Abstract. Statistical climate reconstruction techniques are fundamental tools to study past climate variability from fossil proxy data. In particular, the methods based on probability density functions (or PDFs) can be used in various environments and with different climate proxies because they rely on elementary calibration data (i.e. modern geolocalised presence data). However, the difficulty of accessing and curating these calibration data and the complexity of interpreting probabilistic results have often limited their use in palaeoclimatological studies. Here, I introduce a new R package (crestr) to apply the PDF-based method CREST (Climate REconstruction SofTware) on diverse palaeoecological datasets and address these problems. crestr includes a globally curated calibration dataset for six common climate proxies (i.e. plants, beetles, chironomids, rodents, foraminifera, and dinoflagellate cysts) associated with an extensive range of climate variables (20 terrestrial and 19 marine variables) that enables its use in most terrestrial and marine environments. Private data collections can also be used instead of, or in combination with, the provided calibration dataset. The package includes a suite of graphical diagnostic tools to represent the data at each step of the reconstruction process and provide insights into the effect of the different modelling assumptions and external factors that underlie a reconstruction. With this R package, the CREST method can now be used in a scriptable environment and thus be more easily integrated with existing workflows. It is hoped that crestr will be used to produce the much-needed quantified climate reconstructions from the many regions where they are currently lacking, despite the availability of suitable fossil records. To support this development, the use of the package is illustrated with a step-by-step replication of a 790 000-year-long mean annual temperature reconstruction based on a pollen record from southeastern Africa.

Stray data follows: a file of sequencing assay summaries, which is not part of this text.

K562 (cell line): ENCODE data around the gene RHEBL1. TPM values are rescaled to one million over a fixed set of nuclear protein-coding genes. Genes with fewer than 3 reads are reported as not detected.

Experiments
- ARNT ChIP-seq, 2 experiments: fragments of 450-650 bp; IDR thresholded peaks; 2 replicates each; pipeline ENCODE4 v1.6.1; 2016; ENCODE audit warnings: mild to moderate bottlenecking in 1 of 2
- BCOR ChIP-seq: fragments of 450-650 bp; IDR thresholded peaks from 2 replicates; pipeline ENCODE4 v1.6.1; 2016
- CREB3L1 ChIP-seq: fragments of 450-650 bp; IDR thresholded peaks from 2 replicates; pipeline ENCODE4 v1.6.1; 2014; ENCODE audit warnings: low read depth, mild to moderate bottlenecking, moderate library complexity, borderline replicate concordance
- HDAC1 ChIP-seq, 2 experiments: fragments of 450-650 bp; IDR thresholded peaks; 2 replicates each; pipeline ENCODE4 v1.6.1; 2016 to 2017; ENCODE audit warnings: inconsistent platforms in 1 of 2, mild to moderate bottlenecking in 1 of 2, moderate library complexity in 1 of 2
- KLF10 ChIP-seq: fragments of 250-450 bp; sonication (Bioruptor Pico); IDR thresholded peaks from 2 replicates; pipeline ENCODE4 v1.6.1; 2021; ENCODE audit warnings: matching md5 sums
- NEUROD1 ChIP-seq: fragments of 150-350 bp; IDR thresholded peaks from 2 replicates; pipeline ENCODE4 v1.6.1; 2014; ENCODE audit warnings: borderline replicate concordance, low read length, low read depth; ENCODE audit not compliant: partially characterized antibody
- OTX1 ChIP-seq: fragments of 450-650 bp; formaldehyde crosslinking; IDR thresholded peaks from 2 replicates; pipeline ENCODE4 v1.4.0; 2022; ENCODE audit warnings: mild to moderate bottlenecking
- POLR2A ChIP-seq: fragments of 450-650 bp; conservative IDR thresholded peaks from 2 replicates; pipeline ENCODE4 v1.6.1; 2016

López-Cuamatzi, I. L., Hortelano-Moncada, Y., Ortega, J., Ospina-Garcés, S. M., Zúñiga, G., & Mac Swiney G., M. C. (2022). Extension of the distribution of Townsend&rsquo;s Big-eared Bat,&nbsp;Corynorhinus townsendii (Cooper, 1837) (Chiroptera, Vespertilionidae), to Chiapas, Mexico. Check List, 18(2), 335–339. https://doi.org/10.15560/18.2.335 https://doi.org/10.15560/18.2.335
We report the first record of Townsend&rsquo;s Big-eared Bat, Corynorhinus townsendii (Cooper, 1837) from Chiapas, Mexico, based on three females collected on 29 September 1979 near Ocozocoautla de Espinosa and stored in the Colecci&oacute;n Nacional de Mam&iacute;feros of the Instituto de Biolog&iacute;a at Universidad Nacional Aut&oacute;noma de M&eacute;xico. The Chiapas locality is ~180 km east of the closest previously known occurrence in Tehuantepec, Oaxaca, Mexico. This extends the distribution of C. townsendii through tropical areas of southeastern Mexico and corroborates the capacity of this species to inhabit a diversity of ecosystems.